1) Bill Taibe (Le Farm)
If a forager pulls up to Le Farm with a trunk full of locally picked black trumpet mushrooms, cress or scapes in the afternoon, there is a good chance they could end up on your dinner plate that night. Le Farm has created quite a stir in the three years it's been open and it's Bill Taibe's “nose to tail” philosophy of using anything and everything he has — as well as taking a DIY approach to sourcing ingredients — that has made his a name-to-know in the Connecticut food scene. He calls his clients, “adventurous diners,” and they'd have to be to dig into the flamed raw tongue that recently appeared on the always-changing, reprinted-each-day paper menus at the restaurant. Taibe is also committed to working with what's available. “I don't force it. If I can't get an ingredient [locally], I make something else,” he said. In addition to cooking, Taibe fields calls and e-mails all day from small farms, local food producers and even backyard gardeners. “They tell me what I'm making that day,” he said. There is little he won't consider, “We have fun with it. It's never necessarily too strange,” he said.lefarmwestport.com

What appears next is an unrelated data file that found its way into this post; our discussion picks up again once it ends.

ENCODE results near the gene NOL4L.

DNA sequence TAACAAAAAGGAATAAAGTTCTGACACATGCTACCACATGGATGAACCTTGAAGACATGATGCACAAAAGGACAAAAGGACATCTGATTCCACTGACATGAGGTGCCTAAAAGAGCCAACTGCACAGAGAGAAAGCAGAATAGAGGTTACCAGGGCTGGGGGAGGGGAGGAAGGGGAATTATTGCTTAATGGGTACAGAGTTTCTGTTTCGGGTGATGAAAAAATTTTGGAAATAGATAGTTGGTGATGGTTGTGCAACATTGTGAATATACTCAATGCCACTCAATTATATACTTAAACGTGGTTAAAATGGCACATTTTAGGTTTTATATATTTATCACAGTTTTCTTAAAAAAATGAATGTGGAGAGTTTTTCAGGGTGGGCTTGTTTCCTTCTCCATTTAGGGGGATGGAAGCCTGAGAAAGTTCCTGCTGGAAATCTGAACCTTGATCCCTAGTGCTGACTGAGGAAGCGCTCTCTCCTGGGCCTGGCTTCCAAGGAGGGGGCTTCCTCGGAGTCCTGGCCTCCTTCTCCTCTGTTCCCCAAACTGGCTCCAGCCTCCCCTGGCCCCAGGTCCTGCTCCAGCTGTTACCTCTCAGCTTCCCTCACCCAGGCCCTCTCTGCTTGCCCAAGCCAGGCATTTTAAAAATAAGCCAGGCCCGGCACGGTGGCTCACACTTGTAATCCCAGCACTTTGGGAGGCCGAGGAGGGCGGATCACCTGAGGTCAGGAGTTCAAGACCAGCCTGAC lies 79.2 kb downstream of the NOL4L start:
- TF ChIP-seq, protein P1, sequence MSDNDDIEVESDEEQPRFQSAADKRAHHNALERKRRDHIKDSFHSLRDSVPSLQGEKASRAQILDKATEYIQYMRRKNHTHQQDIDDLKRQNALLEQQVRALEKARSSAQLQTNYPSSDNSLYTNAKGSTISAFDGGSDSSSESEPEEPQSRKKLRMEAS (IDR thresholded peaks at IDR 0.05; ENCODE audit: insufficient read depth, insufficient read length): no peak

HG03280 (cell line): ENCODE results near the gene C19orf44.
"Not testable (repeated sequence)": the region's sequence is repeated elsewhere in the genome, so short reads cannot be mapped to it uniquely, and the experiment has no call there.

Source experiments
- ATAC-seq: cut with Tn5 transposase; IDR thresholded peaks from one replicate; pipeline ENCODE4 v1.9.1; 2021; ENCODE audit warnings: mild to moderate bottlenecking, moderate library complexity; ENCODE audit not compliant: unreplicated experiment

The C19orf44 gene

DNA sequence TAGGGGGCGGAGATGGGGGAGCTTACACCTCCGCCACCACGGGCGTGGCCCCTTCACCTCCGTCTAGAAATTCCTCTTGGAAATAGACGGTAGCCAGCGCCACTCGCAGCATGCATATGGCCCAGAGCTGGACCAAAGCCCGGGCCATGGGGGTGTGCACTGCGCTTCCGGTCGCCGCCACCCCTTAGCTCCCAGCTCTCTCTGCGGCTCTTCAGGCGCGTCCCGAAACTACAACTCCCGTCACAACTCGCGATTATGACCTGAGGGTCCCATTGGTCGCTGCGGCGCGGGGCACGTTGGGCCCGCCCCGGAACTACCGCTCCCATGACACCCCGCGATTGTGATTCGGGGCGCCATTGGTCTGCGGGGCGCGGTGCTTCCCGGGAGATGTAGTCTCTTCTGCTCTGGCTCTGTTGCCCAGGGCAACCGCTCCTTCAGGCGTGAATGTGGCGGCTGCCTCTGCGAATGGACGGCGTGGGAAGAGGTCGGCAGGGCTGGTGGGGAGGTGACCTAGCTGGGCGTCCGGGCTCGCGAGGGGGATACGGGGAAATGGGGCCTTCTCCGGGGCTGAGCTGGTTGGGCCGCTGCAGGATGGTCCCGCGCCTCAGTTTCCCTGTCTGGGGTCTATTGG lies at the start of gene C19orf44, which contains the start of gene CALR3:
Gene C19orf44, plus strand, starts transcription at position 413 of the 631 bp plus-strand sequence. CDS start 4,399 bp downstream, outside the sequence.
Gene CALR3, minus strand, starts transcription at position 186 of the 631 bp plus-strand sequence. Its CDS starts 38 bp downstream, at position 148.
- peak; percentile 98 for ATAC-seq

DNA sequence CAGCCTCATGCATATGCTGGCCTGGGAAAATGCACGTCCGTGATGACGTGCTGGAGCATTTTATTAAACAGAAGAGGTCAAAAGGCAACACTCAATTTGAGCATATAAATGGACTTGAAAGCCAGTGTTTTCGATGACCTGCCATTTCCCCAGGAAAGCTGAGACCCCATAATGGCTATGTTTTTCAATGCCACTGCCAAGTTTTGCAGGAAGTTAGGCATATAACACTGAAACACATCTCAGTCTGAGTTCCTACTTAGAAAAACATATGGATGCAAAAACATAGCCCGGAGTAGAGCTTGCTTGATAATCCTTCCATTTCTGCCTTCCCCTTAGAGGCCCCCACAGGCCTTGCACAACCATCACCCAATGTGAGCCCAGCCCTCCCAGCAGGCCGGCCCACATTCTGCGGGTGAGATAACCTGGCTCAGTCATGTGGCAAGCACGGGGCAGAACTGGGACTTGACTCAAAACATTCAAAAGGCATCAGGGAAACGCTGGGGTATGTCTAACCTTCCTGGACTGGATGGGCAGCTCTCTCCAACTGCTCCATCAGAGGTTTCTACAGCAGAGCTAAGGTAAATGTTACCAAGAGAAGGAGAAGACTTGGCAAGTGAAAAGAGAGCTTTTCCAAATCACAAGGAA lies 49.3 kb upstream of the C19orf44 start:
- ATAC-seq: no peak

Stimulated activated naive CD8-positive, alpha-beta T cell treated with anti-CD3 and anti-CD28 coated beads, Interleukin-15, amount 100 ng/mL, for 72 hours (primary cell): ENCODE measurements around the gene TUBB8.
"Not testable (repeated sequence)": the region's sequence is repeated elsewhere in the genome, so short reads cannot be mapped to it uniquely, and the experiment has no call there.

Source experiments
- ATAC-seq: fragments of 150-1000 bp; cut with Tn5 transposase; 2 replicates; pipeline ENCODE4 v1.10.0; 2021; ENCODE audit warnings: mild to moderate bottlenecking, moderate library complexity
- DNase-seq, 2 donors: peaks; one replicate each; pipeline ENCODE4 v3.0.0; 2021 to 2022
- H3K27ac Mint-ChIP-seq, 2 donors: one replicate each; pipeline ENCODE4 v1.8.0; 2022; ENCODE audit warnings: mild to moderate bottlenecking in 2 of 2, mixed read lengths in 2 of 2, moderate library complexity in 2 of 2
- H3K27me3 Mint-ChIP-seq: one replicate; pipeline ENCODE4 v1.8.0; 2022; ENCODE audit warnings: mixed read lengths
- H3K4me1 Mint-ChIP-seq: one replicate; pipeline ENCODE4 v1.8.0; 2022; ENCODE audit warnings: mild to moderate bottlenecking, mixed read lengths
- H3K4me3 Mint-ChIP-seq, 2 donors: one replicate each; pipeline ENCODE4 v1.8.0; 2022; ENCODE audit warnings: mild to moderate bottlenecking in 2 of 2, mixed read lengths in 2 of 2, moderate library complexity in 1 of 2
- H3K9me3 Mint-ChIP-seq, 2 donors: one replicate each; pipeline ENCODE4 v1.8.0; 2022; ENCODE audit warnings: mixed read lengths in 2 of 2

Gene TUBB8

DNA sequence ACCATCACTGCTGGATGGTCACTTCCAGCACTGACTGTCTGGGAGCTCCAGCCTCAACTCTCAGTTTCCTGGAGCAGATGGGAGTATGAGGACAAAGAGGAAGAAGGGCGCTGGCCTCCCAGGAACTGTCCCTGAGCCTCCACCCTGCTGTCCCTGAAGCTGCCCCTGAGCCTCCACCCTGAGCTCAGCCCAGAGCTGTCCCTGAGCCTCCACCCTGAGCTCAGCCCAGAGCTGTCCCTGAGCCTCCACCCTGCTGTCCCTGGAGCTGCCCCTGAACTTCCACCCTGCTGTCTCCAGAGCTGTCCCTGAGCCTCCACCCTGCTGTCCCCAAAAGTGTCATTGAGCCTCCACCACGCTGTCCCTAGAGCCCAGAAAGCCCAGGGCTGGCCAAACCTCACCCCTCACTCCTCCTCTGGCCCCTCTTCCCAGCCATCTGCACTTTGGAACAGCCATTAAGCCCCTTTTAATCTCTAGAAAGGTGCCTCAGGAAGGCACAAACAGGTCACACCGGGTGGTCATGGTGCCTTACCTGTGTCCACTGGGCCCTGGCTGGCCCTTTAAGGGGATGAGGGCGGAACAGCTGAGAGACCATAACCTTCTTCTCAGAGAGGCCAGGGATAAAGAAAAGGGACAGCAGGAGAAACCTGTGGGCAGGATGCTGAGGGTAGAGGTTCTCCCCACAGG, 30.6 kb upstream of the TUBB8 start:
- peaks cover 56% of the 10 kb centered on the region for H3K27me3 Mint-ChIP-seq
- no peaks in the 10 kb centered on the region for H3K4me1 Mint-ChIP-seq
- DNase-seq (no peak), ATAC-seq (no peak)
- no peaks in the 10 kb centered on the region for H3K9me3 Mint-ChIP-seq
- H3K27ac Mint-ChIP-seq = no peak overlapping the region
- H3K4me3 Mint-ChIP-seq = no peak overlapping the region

256 Post Rd. E.
2) Bobby Flay
3) Kristen Guldbrandsen (The Pantry)
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